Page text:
Friday, December 16, 2011
Swan Song XXII--antique
There's a pile of papers slowly accumulating on the desk beside me, growing every minute as students are finishing the exam. Beside that pile sits a tiny stapler I brought along from my desk drawer so that students could bring all the pages of the test together and seal up the mess.
"Whoa," one kid says when he brings his test up. He grabs the stapler as if it were something he'd just found in the tomb of Tutenkhamun, twirls it adoringly in his fingers, smashes the papers together, and makes that little red thing do its work on his exam. "Is this an antique?" he says.
I was stunned. That little Swingline is, was, and forever shall be little more than a little stapler. An antique? "I don't know," I told him. "It's just a little stapler."
He put it down gently, a museum piece.
When he left, I picked it up myself. I'd never thought of that thing as an antique. I'd hauled it out of my office desk drawer just as I'd done countless times before at exam time, made sure it was loaded with miniature staples from a little box I bought on e-bay a decade ago or so, and went off, armed, to class.
I'd never thought of it as an antique, whatever that is, never even valued it all that much. When finally I'd run out of staples, I remember having to hunt longer than I wanted to; but it never really dawned on me to toss that little red stapler, even though I could have picked up some replacement at Wal-Mart for something less than three bucks, I bet. In fact, when I found the staples on e-bay, they came with three more little Swinglines--obviously descendents--in a package deal. So my desk drunk drawer had all sorts of little Swinglines, this one--the one that stopped the kid in his tracks--the obvious grandpappy, its inscription balding on the housing.
An antique? Sure, I told myself. I suppose it is an antique.
I don't remember buying it, but I know very well, somehow, that it's been with me for, lo, these many years. I had it in my desk drawer when I lived in the dorm, in fact. The more I think about it even now, the more I think it may well be the only thing--the only something--that's been in my possession for what now amounts to something close to a half century.
I mean, I've got no antique underwear. No old sportcoat would fit, I'm sure. Socks, shoes, sweaters, jeans?--long gone, out of style. Books?--I've got an ancient brick-like thesaurus, but when I moved into the dorm, the jock from Wisconsin would have thought a thesaurus was a dinosaur. I bought it here. Luggage has been replaced decades ago. Girlfriends are history. Even my hair is gone. All I got is DNA and a little red Swingline.
"You can't take it with you" makes all kinds of sense when it comes to death and dying, but I guess its proverbial half-life extends to our own four-score and ten as well. We just don't take many things along on the pilgrimage, really--or if we do, eventually we toss 'em. Stuff wears out or gets tossed or loses its calling, like those lumbering threshers stuck forever in fields along gravel roads out here in farm country.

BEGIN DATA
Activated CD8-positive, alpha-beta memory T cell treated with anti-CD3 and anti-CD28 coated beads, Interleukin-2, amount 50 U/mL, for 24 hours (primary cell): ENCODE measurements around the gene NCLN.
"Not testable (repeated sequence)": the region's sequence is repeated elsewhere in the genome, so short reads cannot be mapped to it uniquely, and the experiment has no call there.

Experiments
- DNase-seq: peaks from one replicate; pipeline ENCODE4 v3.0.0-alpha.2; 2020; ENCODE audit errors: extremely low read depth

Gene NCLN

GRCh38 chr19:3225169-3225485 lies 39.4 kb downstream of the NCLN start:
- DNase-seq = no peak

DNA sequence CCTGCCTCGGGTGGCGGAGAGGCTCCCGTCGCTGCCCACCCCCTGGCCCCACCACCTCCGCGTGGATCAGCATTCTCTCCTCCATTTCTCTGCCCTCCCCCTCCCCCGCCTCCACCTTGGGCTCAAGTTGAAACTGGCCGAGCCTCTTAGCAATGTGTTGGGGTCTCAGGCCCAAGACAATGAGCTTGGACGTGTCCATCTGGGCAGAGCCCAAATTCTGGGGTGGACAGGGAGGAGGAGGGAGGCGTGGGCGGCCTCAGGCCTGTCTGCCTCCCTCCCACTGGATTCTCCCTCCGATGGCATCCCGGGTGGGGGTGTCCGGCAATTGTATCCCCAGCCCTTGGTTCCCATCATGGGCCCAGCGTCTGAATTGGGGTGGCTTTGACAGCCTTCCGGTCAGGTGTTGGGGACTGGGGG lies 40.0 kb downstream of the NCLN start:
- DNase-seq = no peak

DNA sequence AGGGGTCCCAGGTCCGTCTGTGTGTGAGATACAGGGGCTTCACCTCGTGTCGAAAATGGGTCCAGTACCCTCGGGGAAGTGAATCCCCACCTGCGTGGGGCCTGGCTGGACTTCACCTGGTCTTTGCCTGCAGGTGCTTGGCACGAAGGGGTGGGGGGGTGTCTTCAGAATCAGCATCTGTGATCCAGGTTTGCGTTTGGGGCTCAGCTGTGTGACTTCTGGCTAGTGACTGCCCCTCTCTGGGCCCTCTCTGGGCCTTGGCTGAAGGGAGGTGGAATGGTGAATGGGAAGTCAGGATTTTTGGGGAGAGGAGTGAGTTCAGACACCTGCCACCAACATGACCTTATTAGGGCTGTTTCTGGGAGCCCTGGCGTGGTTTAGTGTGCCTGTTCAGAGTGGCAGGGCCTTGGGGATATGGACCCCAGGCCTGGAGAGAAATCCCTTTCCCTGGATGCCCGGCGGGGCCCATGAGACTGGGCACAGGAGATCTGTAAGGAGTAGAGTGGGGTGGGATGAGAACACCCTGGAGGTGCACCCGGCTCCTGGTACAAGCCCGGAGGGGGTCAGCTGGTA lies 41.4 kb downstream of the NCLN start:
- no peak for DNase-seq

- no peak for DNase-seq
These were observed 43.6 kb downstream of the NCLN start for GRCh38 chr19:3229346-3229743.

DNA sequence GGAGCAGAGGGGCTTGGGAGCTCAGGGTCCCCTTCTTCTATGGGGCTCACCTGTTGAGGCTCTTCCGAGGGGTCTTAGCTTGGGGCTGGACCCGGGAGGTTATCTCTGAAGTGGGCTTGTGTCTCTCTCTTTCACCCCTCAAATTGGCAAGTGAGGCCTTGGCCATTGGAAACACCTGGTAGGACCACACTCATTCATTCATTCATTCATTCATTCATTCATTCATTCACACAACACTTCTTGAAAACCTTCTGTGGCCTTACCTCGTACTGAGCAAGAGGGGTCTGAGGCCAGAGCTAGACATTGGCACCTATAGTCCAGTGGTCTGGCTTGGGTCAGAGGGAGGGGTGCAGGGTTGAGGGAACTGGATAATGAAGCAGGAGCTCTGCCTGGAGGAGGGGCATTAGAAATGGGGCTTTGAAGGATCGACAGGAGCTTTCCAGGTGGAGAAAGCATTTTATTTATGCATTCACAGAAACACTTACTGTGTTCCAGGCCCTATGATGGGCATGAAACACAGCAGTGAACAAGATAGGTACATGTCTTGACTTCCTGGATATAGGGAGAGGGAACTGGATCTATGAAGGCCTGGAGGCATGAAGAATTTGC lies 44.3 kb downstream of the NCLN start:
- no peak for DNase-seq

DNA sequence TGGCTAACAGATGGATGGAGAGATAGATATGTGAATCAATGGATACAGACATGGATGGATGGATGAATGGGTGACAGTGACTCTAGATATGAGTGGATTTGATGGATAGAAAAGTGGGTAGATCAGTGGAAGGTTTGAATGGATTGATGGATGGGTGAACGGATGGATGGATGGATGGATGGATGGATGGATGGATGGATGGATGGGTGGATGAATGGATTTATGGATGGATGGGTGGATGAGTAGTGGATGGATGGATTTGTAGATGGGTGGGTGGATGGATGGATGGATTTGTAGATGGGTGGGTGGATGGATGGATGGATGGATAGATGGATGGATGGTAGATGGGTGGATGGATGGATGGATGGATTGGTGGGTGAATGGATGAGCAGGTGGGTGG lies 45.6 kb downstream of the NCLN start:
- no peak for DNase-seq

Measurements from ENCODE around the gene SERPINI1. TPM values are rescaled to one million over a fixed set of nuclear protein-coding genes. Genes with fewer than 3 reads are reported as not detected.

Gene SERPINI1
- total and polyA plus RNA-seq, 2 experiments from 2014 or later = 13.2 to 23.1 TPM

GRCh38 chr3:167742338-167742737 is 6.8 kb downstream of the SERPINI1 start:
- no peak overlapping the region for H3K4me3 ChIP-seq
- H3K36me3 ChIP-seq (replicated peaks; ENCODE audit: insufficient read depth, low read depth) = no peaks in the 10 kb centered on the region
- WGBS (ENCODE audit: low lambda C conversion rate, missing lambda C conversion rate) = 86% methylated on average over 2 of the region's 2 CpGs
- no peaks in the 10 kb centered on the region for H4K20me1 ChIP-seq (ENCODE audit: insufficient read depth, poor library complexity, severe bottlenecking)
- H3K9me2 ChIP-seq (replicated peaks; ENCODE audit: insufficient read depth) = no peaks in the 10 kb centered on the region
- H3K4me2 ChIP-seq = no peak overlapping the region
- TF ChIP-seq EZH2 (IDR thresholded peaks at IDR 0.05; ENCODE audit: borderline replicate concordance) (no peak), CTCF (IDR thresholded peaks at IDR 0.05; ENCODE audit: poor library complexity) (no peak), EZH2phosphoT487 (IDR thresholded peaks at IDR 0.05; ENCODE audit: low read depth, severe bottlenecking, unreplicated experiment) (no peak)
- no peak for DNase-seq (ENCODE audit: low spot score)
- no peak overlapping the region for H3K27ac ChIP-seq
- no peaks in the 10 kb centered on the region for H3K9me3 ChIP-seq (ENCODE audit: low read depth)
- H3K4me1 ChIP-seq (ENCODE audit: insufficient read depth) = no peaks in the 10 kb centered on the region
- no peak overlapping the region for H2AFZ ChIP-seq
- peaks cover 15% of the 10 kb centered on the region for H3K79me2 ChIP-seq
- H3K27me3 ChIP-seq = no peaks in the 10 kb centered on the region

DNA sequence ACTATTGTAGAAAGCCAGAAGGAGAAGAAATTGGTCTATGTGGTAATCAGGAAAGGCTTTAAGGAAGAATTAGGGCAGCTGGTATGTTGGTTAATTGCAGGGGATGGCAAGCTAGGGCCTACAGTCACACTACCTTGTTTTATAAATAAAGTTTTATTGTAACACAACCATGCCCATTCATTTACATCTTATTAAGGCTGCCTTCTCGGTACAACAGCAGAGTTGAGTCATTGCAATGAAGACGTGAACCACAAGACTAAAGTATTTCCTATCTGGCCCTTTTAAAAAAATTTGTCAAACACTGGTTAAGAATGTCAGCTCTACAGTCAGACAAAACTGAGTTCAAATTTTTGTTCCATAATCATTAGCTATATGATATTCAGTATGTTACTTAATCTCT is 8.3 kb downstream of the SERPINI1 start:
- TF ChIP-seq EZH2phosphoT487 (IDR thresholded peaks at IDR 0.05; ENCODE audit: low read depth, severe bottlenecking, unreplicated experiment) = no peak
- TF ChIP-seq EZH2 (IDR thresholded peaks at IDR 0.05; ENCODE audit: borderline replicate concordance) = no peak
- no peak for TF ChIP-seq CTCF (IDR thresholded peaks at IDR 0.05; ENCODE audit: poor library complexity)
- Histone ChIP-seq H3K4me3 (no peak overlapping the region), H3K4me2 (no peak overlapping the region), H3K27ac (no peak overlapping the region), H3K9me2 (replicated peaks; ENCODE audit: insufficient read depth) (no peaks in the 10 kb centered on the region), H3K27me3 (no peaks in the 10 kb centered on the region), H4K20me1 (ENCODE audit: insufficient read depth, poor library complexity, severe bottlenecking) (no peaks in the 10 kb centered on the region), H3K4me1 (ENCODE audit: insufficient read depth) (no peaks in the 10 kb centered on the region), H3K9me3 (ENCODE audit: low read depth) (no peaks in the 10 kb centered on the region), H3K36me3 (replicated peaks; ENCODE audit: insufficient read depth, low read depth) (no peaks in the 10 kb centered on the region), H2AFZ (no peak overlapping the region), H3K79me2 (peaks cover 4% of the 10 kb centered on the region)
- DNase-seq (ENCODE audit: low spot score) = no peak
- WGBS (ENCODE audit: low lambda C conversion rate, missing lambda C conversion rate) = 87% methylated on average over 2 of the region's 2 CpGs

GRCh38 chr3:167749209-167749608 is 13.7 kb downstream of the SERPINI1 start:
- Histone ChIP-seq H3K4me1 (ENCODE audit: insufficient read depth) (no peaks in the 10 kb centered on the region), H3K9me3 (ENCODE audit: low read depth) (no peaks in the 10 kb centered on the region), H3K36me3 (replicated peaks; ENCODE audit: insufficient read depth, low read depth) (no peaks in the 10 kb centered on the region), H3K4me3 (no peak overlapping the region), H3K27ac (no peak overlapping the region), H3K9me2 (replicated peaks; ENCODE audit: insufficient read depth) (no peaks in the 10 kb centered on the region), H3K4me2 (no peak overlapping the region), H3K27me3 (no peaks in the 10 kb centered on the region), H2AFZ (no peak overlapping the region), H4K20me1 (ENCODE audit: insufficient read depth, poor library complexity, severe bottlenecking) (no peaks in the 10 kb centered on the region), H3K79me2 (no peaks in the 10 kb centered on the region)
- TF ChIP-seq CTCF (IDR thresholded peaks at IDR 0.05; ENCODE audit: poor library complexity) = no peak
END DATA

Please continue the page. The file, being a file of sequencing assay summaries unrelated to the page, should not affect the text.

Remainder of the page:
Really, things don't fall apart all that much either; they just get replaced. I honestly don't remember anything else I took with me when I came to Sioux Center, Iowa, in September of 1966. Even my baseball glove--a Rawlings, Eddie Matthews signature--is landfill. The stereo--big winged speakers, all turntable--a monster so portable it took up an entire shelf, was gone only four years later. I remember fondly the one I bought when I got my first teaching job--flashy round speakers. I was really living.
What of my possessions has really stayed with me? Only a stapler, a Swingline, a little red thing that's done its dutiful, blessed work without complaining for almost fifty years, only rarely rescued from its dark home in whatever desk drawer I swing my legs beneath. Only a stapler has come along.
Truth be known, I used it yesterday again, stapled a couple of things in my office. But I haven't taken it along to class since the day it was lavishly honored. I lugged along one of those cheap descendents instead, a little pinkish imp constructed of plastic you can almost see through.
Not like my old, little Swingline.
It's an antique, and it won't get tossed when I empty that office drawer in six months. No way.
But it will eventually, when I'm gone. My daughter will take the contents of whatever junk drawer it's tucked in then, empty the mess into a Wal-Mart bag, and toss it.
Maybe. Maybe she'll spot this old thing herself and look at it closely.
Maybe she'll look at it like that kid. "Wow," she'll tell herself. "That's an antique."
Wouldn't that be sweet?